Q&A: Leeward Bean, Big Frog Custom T-Shirts and More

The who, what and wear of industry experts

The who, what and wear of industry experts

  • Leeward Bean Founder and CEO of Big Frog Custom T-Shirts and More franchise.
  • Oversaw total sales of $14.4 million for the franchise’s 60-plus stores in 2014.
  • Previously founded successful fiber optic spectrometers company and worked 17 years for the Polaroid Corporation.

Success sometimes comes by accident. In 2006, we wanted to sell T-shirts with fun and punny phrases on a website we had for geek novelties, but we found screen printers had minimums, setup fees and artwork charges. We had more than 100 designs, and it would be an inventory nightmare. We did some research and discovered direct-to-garment printing, which solved our setup issues. We purchased one immediately and began selling geek T-shirts. To enhance our revenue, we started sending out direct mail pieces to schools, churches and charities with the slogan: “no minimums, no setup fees, no artwork charge, no kidding.” And the business started to pick up, so we opened a retail store and the revenue really went up. We closed the Internet company and focused all our energy on retail garment decorating, and the business really took off. One of our customers saw what we were doing and asked to buy a franchise. Now we have 63 stores open across the country.

Making T-shirts is fun. We start creating the “Big Frog experience” as soon as a customer walks through the front door and continue through the entire process. The theme of the store is “George of the Jungle meets the Jetsons.” We want our owners to have fun; if they’re having fun, the staff will have fun; if the staff is having fun, the customers will have fun; and if the customers have fun, they’ll tell other people, and the owner has even more fun. It goes full circle. It’s a fun experience when you take down all the barriers to having a T-shirt made. We have designers on staff who work with customers to create their own special designs – just for them.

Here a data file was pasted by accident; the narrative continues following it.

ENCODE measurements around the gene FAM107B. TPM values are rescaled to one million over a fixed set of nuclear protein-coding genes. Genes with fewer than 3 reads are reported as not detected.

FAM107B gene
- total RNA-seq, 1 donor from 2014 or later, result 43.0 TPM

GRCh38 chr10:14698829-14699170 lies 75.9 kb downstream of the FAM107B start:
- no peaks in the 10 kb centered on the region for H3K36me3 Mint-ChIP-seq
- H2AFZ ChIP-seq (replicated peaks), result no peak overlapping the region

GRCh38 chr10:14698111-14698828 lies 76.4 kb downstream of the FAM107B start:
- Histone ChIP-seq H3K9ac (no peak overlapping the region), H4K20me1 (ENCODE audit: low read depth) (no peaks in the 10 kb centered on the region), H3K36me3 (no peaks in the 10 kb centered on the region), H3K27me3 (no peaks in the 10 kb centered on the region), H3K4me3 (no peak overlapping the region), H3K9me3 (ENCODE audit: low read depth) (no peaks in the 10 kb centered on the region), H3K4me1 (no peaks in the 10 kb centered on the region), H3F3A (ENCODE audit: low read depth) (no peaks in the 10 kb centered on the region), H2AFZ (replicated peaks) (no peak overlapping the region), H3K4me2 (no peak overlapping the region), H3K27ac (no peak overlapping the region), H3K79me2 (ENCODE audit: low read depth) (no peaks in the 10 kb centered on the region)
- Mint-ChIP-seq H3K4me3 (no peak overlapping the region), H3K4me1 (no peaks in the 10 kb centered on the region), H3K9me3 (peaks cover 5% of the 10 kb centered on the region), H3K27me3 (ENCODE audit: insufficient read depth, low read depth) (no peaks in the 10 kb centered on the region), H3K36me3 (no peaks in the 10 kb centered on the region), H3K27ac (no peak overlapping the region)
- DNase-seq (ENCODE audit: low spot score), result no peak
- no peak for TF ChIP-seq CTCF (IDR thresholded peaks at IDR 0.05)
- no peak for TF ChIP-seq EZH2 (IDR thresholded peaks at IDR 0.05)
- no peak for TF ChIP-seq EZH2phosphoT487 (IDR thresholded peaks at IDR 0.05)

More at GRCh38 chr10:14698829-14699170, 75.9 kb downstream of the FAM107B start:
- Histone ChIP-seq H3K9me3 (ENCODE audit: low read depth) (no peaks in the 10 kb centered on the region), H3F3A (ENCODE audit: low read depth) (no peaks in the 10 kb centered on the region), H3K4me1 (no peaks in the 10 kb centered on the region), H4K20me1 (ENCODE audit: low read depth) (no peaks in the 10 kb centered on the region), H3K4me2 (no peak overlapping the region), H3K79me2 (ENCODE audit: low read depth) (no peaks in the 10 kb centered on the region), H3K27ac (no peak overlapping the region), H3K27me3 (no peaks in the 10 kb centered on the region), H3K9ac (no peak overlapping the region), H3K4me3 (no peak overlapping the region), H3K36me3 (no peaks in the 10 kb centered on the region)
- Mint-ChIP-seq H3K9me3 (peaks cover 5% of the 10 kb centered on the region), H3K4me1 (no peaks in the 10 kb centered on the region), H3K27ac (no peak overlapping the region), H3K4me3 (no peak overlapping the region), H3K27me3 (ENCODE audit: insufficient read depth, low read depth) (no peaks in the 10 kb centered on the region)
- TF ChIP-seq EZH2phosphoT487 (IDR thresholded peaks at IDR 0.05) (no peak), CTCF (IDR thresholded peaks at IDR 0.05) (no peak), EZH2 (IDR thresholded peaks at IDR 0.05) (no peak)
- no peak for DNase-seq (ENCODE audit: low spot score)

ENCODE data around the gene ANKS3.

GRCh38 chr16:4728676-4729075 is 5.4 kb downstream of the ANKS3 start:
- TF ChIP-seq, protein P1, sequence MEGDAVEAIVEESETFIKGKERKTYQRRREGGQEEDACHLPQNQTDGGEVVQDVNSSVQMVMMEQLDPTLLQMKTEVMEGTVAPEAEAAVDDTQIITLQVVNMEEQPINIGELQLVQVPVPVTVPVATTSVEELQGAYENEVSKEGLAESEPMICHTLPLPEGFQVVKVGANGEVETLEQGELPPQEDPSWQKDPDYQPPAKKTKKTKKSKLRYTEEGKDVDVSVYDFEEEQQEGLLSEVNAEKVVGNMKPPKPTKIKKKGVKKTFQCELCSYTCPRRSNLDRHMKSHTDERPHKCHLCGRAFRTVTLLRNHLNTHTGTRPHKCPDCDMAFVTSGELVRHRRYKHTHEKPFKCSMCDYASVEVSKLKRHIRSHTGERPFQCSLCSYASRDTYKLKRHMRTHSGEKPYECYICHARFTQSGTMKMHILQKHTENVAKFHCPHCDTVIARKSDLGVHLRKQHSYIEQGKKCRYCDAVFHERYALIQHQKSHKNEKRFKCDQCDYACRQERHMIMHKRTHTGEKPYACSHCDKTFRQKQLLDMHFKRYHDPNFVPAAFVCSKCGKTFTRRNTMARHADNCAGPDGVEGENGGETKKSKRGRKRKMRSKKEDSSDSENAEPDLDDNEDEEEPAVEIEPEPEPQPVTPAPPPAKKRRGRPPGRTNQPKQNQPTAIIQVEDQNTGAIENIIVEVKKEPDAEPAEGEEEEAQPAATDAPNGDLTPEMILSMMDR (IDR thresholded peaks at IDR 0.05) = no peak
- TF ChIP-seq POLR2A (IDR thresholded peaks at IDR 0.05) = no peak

Digital printing has revolutionized the world of garment decorating. The ability to create a high-quality, custom-decorated T-shirt in minutes is phenomenal. Our business has continued to grow steadily. Repeat and referral business is the key to our success, and the way to get such customers is by creating a value-added experience, which is what Big Frog is all about.

The reward of this job is more than just financial. We did a memorial shirt for the family of a 17-year-old young man who died in a scuba diving accident. He was a very accomplished artist, and his love for the water showed in his artwork. We found one of his fish drawings, scanned it and printed a bunch of shirts for friends, family and relatives. When his grandparents came in and thanked us, with tears in their eyes, for what we had done, I was overwhelmed.

There’s nothing better than a day out fishing. I find being on the water extremely relaxing; fishing is really an afterthought. My father always told me: “When you get on the boat, leave all your problems on the dock; they’ll all be there when you return.” Being on the water puts a lot of things in perspective for me.

If everyone followed the golden rule, the world would be a better place. We are all equal, and we need to have compassion, respect and kindness. From a business standpoint, I have three axioms I live by every day: 1. Sales and marketing is everything. If we’re not selling, we’re not eating. 2. Time is the fundamental element of business; in other words, time is money. And 3. We are limited only by our imaginations and must think outside of the norm.

Big Frog provides a unique experience. From being greeted at the front door to working with a designer to create a personalized shirt, our customers love the whole process. We are an upscale boutique, rather than an industrial setting. We go above and beyond when it comes to our customers.

It’s important to start with why. The last book I read was Simon Sinek’s Start With Why? The author asks you to think about the “why” in all your decisions. Why or why not should we do something? Why do people act the way they do? Why do we do the same old things? When you start with the why, you ask and answer a lot more questions.